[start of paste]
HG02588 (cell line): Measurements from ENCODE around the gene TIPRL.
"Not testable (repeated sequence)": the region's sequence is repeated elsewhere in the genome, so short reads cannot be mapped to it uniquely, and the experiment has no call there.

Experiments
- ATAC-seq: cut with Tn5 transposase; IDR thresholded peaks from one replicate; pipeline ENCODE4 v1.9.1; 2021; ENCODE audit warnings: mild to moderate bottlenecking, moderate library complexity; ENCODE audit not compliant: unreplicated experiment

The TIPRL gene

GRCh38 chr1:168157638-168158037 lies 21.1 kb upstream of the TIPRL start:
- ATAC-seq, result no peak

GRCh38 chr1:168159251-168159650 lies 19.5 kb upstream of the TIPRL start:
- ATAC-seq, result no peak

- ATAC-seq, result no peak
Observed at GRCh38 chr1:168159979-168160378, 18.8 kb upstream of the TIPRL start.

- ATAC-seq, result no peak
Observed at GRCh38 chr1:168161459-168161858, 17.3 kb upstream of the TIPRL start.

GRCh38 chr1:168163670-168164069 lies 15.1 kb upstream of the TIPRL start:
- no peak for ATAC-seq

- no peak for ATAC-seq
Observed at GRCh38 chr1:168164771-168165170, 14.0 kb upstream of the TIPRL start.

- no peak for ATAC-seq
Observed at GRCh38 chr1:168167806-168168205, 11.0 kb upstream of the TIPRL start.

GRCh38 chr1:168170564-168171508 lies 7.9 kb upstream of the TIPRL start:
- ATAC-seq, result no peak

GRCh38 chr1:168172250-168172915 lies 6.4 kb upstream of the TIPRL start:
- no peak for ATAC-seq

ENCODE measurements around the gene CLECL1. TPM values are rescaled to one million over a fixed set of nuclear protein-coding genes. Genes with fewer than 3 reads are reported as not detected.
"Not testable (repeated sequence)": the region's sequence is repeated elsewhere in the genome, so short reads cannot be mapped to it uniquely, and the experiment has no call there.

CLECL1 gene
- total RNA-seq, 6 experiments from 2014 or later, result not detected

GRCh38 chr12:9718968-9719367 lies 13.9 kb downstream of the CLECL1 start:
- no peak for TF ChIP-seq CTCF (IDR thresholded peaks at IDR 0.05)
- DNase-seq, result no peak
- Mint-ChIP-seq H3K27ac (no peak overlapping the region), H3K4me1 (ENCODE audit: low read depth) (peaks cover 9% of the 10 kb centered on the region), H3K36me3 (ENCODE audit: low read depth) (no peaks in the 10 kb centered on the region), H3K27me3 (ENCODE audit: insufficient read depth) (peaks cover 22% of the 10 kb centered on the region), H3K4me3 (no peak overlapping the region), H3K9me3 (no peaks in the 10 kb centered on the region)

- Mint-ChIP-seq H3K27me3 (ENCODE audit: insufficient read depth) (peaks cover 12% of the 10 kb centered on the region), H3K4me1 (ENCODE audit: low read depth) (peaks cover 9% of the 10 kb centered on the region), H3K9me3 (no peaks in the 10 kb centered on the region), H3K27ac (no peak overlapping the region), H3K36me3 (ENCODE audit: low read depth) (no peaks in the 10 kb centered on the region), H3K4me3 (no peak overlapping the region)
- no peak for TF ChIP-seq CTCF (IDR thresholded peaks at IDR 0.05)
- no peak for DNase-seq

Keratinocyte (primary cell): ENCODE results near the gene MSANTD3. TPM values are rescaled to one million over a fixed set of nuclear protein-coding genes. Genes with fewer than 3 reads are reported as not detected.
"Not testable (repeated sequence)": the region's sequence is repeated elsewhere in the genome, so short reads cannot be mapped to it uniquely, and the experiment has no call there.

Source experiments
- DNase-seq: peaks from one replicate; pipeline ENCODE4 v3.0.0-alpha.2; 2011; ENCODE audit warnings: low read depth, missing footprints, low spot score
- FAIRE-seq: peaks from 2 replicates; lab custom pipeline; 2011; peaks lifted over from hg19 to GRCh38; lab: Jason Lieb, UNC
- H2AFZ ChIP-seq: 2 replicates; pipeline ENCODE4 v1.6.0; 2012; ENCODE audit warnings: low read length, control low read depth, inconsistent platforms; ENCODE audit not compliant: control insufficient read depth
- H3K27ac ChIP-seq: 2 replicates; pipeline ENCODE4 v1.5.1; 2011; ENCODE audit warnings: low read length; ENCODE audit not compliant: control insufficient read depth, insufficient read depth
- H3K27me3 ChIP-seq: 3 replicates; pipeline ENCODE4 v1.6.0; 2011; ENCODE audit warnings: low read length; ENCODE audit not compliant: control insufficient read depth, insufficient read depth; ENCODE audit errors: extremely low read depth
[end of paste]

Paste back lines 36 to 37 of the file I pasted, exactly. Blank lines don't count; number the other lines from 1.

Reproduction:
"Not testable (repeated sequence)": the region's sequence is repeated elsewhere in the genome, so short reads cannot be mapped to it uniquely, and the experiment has no call there.

Source experiments